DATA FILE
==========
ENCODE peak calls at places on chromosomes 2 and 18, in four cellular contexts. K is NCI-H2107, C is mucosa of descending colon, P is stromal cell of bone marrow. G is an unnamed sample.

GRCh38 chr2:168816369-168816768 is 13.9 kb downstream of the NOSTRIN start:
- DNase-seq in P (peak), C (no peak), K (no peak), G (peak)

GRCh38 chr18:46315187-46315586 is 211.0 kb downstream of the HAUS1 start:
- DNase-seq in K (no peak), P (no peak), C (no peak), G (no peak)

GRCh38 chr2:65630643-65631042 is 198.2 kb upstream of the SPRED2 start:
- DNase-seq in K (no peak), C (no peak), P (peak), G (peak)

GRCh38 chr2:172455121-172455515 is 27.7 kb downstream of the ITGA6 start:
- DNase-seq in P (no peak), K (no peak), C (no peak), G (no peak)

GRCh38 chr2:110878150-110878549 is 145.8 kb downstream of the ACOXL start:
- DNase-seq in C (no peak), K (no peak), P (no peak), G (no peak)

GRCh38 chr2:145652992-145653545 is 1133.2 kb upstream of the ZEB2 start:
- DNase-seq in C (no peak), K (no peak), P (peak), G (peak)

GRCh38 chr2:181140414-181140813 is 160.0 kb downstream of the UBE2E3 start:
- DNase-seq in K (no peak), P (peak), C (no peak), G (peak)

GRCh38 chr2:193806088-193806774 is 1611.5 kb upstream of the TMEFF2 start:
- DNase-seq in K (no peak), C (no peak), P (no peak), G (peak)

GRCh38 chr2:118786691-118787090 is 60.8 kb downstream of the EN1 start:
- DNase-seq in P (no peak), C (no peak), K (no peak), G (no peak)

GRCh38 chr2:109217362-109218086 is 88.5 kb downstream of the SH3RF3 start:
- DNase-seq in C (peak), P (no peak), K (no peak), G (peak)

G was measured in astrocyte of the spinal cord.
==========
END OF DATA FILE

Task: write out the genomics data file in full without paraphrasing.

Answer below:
ENCODE peak calls at places on chromosomes 2 and 18, in four cellular contexts. K is NCI-H2107, C is mucosa of descending colon, P is stromal cell of bone marrow. G is an unnamed sample.

GRCh38 chr2:168816369-168816768 is 13.9 kb downstream of the NOSTRIN start:
- DNase-seq in P (peak), C (no peak), K (no peak), G (peak)

GRCh38 chr18:46315187-46315586 is 211.0 kb downstream of the HAUS1 start:
- DNase-seq in K (no peak), P (no peak), C (no peak), G (no peak)

GRCh38 chr2:65630643-65631042 is 198.2 kb upstream of the SPRED2 start:
- DNase-seq in K (no peak), C (no peak), P (peak), G (peak)

GRCh38 chr2:172455121-172455515 is 27.7 kb downstream of the ITGA6 start:
- DNase-seq in P (no peak), K (no peak), C (no peak), G (no peak)

GRCh38 chr2:110878150-110878549 is 145.8 kb downstream of the ACOXL start:
- DNase-seq in C (no peak), K (no peak), P (no peak), G (no peak)

GRCh38 chr2:145652992-145653545 is 1133.2 kb upstream of the ZEB2 start:
- DNase-seq in C (no peak), K (no peak), P (peak), G (peak)

GRCh38 chr2:181140414-181140813 is 160.0 kb downstream of the UBE2E3 start:
- DNase-seq in K (no peak), P (peak), C (no peak), G (peak)

GRCh38 chr2:193806088-193806774 is 1611.5 kb upstream of the TMEFF2 start:
- DNase-seq in K (no peak), C (no peak), P (no peak), G (peak)

GRCh38 chr2:118786691-118787090 is 60.8 kb downstream of the EN1 start:
- DNase-seq in P (no peak), C (no peak), K (no peak), G (no peak)

GRCh38 chr2:109217362-109218086 is 88.5 kb downstream of the SH3RF3 start:
- DNase-seq in C (peak), P (no peak), K (no peak), G (peak)

G was measured in astrocyte of the spinal cord.